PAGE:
Friday, August 23, 2013

Corporal Alfred Aspinall of the Northwest Mounted Police

Corporal Alfred Aspinall by Wanderfull1
Corporal Alfred Aspinall, a photo by Wanderfull1 on Flickr.
Corporal Alfred Aspinall of the Northwest Mounted Police in his buffalo coat. My great grandfather.

Photo was probably taken in the late 1800s while stationed in Calgary. Found through the Glenbow Museum Archives.

Alfred came to Canada from England around the mid-1800s to ranch with his cousin William Campbell in the Bowden/Innisfail area.  William Campbell kept a diary and in it are several entries of Alfred trying to make a go of it. At one point Alfred traded his "opera glasses" for a horse harness.

Alfred joined the Northwest Mounted Police for five years, while attempting to ranch at the same time.  Unfortunately, it didn't always work out.  I found letters where Alfred asked for leave to help round up cattle.  Permission was denied.

During his time as a Mountie, Alfred volunteered to fight in the Boer War in South Africa as part of a mounted rifle battalion. He was discharged within a few months after being shot at eight times (judging by the holes in his coat) and hit three. After the war he had a brief posting in the Yukon where he was returned to Calgary seriously ill with typhoid fever.  Most of his five year contract was spent stationed in the Calgary and Banff areas.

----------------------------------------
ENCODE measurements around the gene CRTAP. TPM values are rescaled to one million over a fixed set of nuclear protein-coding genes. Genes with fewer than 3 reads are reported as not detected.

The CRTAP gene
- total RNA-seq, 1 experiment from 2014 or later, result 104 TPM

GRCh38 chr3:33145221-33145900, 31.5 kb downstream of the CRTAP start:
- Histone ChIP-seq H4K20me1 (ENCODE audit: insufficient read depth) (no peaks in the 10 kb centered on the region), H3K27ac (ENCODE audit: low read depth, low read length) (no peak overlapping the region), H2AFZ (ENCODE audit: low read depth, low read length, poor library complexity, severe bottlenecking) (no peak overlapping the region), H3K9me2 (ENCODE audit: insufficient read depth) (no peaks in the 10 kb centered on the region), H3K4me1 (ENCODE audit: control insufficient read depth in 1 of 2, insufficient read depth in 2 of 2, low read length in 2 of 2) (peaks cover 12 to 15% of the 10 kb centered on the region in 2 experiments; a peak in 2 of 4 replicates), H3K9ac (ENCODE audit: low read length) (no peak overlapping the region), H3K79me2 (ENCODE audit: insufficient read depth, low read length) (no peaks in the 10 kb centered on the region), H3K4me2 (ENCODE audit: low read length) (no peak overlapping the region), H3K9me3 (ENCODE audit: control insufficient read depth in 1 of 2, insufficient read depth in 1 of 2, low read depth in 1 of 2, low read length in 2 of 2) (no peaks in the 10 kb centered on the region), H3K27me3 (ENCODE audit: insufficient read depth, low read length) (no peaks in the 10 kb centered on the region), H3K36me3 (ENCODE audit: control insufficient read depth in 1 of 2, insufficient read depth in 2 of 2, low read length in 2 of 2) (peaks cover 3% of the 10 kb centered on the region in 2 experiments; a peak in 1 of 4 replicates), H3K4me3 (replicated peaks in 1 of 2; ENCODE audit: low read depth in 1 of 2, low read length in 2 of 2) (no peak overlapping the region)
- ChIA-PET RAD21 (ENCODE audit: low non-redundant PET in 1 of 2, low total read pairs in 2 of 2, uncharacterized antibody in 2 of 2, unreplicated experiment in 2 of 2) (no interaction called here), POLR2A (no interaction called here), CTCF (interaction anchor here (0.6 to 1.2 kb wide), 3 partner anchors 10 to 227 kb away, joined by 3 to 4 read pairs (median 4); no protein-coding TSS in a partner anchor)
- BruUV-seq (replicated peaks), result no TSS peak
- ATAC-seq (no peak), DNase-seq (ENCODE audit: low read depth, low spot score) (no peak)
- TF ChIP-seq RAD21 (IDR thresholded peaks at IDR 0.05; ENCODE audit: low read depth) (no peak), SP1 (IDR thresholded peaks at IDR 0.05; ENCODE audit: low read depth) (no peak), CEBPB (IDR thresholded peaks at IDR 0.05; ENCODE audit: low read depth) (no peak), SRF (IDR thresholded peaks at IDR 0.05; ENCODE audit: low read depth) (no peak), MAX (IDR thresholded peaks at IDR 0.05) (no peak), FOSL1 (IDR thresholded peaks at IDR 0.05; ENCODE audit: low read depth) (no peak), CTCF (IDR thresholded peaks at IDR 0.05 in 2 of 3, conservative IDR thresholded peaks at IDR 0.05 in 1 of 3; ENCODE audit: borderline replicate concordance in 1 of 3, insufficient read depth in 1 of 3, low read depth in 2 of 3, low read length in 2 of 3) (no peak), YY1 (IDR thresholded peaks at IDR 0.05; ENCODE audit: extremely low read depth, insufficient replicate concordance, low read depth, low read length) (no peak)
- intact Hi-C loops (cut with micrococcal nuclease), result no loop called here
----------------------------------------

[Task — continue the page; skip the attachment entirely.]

When Alfred's contract with the Mounties ended he did many things on the side while still trying to make a go of ranching.  For a time he worked in Murphy's General Store in Mayton (now a ghost town) where he met his future wife, Carolina Murphy.  Eventually, Alfred sold his land and they moved to Innisfail where they had three daughters. Alfred did many jobs to support his family, including real estate and Justice of the Peace.

In 1948, the year before he died, Alfred sent a scathing letter to the RCMP regarding the conduct of their officers.  The gist of it was that during his time of service Mounties were more honourable and not condescending to the people they served.  A proud and honourable Mountie, with or without the buffalo coat.

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